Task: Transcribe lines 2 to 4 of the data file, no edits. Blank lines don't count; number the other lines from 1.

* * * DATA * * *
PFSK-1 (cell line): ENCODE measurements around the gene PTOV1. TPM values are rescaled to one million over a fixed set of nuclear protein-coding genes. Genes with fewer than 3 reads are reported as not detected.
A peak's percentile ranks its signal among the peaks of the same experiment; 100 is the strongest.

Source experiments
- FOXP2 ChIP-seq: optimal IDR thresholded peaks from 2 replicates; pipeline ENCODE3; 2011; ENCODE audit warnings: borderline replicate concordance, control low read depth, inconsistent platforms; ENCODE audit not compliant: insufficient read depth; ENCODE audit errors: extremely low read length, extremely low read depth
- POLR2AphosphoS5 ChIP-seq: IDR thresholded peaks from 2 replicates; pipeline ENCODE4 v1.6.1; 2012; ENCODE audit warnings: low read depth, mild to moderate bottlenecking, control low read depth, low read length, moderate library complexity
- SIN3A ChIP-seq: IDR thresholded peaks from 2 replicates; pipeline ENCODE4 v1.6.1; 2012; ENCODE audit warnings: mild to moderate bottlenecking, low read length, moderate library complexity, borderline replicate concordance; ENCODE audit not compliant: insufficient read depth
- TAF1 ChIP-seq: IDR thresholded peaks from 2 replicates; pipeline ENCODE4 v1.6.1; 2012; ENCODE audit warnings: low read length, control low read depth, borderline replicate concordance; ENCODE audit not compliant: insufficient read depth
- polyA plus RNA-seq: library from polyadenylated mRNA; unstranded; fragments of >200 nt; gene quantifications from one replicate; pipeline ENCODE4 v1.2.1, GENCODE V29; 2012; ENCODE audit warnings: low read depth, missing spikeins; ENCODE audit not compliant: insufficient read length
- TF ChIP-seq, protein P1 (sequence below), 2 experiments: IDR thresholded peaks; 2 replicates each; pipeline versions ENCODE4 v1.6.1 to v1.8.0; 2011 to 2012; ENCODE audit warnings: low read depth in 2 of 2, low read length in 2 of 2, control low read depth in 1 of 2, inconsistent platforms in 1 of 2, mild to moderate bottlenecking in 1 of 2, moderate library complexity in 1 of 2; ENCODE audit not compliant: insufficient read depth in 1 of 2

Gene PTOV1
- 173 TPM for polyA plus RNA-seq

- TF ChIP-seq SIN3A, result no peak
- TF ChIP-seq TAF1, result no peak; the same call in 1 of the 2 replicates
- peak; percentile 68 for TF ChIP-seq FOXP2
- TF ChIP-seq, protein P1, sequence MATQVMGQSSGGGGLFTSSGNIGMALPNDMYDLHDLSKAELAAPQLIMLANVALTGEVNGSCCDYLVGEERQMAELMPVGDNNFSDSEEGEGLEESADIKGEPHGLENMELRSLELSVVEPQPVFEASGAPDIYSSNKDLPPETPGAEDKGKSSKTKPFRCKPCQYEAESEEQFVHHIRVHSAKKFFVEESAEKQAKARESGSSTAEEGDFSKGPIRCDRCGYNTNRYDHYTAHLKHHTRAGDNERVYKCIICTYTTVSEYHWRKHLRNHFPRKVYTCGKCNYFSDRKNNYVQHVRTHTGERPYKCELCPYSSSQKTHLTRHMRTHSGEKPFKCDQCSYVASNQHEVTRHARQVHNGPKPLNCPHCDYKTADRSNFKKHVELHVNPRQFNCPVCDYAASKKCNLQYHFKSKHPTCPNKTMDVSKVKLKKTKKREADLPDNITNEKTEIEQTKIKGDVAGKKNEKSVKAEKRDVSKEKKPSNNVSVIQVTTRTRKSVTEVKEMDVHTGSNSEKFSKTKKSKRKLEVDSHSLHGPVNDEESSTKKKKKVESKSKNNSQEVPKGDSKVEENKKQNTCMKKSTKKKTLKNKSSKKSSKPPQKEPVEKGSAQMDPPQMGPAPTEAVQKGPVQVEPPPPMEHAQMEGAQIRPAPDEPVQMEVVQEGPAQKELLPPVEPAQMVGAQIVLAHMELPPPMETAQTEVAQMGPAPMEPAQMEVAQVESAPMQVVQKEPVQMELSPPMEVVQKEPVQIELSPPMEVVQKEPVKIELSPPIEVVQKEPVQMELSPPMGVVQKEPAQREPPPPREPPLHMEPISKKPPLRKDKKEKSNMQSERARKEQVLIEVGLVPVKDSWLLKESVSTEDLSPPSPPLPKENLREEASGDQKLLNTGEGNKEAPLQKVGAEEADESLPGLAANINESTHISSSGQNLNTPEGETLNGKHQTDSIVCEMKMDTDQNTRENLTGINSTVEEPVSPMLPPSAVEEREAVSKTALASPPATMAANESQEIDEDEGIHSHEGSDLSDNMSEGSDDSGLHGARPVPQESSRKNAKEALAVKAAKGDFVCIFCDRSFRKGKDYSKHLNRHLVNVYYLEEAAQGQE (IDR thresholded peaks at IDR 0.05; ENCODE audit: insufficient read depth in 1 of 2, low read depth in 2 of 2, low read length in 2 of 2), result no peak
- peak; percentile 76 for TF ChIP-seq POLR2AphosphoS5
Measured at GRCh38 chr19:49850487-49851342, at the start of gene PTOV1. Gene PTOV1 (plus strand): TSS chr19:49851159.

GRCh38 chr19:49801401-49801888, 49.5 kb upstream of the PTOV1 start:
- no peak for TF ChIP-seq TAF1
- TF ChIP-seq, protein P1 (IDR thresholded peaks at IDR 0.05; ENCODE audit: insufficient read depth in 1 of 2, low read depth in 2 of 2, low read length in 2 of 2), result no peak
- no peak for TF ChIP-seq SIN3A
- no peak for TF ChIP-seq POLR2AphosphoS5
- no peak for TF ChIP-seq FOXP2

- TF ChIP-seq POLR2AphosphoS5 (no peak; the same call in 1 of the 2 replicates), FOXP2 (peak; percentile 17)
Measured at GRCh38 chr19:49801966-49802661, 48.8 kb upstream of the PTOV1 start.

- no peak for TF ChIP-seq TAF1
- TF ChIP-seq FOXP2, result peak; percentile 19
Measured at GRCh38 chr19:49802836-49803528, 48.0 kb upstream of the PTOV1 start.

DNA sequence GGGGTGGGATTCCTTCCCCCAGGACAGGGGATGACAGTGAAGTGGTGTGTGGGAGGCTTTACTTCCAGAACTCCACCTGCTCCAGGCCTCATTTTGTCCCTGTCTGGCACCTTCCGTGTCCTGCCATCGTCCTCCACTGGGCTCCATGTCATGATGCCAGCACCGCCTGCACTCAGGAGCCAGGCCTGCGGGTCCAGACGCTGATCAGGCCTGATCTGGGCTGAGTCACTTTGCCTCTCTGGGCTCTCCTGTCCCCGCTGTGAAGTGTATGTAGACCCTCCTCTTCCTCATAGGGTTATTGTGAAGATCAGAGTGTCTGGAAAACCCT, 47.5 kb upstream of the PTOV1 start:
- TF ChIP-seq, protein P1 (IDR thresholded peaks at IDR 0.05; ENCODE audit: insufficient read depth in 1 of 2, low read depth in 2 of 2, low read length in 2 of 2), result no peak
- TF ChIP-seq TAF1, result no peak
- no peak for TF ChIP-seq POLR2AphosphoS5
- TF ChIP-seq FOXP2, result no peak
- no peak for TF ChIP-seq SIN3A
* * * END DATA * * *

A peak's percentile ranks its signal among the peaks of the same experiment; 100 is the strongest.

Source experiments
- FOXP2 ChIP-seq: optimal IDR thresholded peaks from 2 replicates; pipeline ENCODE3; 2011; ENCODE audit warnings: borderline replicate concordance, control low read depth, inconsistent platforms; ENCODE audit not compliant: insufficient read depth; ENCODE audit errors: extremely low read length, extremely low read depth